For example, in fluconazole-susceptible C. albicans fluconazole only partially inhibits ergosterol and completely blocks obtusifoliol synthesis, whereas voriconazole completely inhibits both ergosterol and obtusifoliol synthesis 5. Itraconazole and fluconazole may also inhibit 3-ketoreductase, which catalyzes the reduction of the 3-ketosteroid obtusifolione to obtusifoliol in C. neoformans 6.
Fungicidal synergism between azoles and calcineurin inhibitors has previously been demonstrated in C. albicans (, , , ). We hypothesized that this synergy might also exist between calcineurin inhibitors and other antifungal drugs that inhibit ergosterol biosynthesis in C. albicans. To determine whether synergism between calcineurin inhibitors and fenpropimorph or terbinafine occurs, we employed disk diffusion halo assays. Wild-type C. albicans strain SC5314 was grown in the presence or absence of FK506 or CsA with either fenpropimorph or terbinafine (Fig. ). Fenpropimorph or terbinafine alone exhibited only modest growth inhibition. As previously demonstrated by Cruz et al. (), neither FK506 nor CsA alone exhibited any in vitro growth inhibition of the Candida strains used in our study (see Fig. ; data not shown).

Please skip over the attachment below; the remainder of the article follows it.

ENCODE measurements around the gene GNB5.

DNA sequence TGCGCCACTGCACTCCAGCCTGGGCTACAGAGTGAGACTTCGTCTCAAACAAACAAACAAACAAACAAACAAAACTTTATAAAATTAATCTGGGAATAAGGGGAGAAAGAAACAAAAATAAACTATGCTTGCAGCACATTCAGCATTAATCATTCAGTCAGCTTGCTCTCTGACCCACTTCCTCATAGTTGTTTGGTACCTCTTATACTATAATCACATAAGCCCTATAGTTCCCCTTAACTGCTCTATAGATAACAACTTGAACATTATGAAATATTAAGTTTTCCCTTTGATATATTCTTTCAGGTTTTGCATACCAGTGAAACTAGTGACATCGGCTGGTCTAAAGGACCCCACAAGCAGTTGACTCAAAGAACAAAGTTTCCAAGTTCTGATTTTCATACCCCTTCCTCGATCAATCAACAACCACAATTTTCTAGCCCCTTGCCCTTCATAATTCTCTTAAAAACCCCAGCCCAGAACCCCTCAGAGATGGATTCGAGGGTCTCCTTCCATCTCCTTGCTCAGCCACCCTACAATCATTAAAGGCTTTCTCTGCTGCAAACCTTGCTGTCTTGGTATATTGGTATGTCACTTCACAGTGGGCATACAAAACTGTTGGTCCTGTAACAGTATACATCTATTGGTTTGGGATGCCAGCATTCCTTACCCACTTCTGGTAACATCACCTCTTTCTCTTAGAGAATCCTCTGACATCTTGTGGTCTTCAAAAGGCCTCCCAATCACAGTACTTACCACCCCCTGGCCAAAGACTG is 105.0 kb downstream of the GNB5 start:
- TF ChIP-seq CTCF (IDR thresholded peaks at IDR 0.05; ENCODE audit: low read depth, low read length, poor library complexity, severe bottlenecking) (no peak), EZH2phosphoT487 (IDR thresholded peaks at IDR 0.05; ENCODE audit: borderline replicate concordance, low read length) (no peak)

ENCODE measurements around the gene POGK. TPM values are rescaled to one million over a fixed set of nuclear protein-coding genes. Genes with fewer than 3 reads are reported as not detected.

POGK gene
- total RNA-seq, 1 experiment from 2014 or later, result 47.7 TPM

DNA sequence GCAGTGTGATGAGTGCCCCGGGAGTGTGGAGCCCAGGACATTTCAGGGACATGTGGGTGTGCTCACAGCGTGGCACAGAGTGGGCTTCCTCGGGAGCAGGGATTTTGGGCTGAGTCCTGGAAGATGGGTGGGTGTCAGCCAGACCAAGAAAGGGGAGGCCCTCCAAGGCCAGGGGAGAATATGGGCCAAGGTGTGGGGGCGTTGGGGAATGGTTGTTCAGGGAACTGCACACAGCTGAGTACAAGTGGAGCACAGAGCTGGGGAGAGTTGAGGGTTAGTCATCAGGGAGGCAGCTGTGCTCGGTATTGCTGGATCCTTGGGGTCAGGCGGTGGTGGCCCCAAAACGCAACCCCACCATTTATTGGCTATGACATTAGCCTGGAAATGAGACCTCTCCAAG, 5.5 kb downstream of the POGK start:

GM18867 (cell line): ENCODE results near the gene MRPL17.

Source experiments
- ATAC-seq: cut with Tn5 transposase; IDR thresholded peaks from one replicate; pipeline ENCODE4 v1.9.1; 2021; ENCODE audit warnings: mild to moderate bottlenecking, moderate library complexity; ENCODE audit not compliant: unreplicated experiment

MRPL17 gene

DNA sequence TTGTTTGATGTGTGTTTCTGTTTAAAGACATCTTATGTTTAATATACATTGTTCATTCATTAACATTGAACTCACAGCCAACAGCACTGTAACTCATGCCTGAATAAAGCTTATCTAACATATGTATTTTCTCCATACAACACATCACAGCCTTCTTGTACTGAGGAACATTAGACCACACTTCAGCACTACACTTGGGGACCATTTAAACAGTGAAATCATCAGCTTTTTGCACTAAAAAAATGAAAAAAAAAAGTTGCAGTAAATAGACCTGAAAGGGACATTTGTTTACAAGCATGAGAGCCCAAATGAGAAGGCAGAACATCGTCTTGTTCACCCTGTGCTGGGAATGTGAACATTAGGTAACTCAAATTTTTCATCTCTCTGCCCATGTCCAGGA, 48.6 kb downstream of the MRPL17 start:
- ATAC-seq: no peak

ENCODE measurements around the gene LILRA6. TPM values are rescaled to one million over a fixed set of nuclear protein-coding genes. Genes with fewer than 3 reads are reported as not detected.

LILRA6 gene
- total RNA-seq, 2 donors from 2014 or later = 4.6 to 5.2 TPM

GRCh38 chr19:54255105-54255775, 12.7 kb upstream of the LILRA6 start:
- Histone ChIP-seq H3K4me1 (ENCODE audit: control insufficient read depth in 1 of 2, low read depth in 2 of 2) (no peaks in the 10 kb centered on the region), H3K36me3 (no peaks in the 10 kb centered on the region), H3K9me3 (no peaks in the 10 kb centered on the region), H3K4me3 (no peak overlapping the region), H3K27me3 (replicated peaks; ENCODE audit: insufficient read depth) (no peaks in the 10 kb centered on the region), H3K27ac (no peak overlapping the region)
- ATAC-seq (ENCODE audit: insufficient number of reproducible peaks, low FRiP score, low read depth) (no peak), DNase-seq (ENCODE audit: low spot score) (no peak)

We used FK506-resistant C. albicans strains (Table ) to demonstrate that the loss of calcineurin activity, and not a secondary effect of CsA and FK506, underlies their synergy with ergosterol biosynthesis inhibitors. The CNB1-1/CNB1 strain contains a two-amino-acid insertion that perturbs the FKBP12-FK506 binding site of the calcineurin B subunit, while the rbp1/rbp1 mutant lacks the FK506 binding protein FKBP12 (, ). FKBP12 is required for FK506 activity against calcineurin. FK506 must first complex with FKBP12 in order to bind and inhibit calcineurin, whereas CsA acts by first binding to cyclophilin A (, , -, ). The CNB1-1/CNB1 mutation prevents FKBP12-FK506 binding to calcineurin but has no effect on cyclophilin A-CsA binding (). The CNB1-1/CNB1 and rbp1/rbp1 mutant strains were modestly inhibited by fenpropimorph or terbinafine alone, and addition of FK506 had no further effect on growth inhibition, as determined by halo assay and the MICs and FICs based on NCCLS criteria (Fig. and Table ). When the CNB1-1/CNB1 and rbp1/rbp1 mutants were exposed to CsA in combination with fenpropimorph or terbinafine, enhanced inhibition with halo clearing comparable to that of wild-type cells under the same conditions was observed (Fig. ). These findings demonstrate that FK506 synergy with fenpropimorph and terbinafine is mediated via FKBP12-dependent inhibition of calcineurin.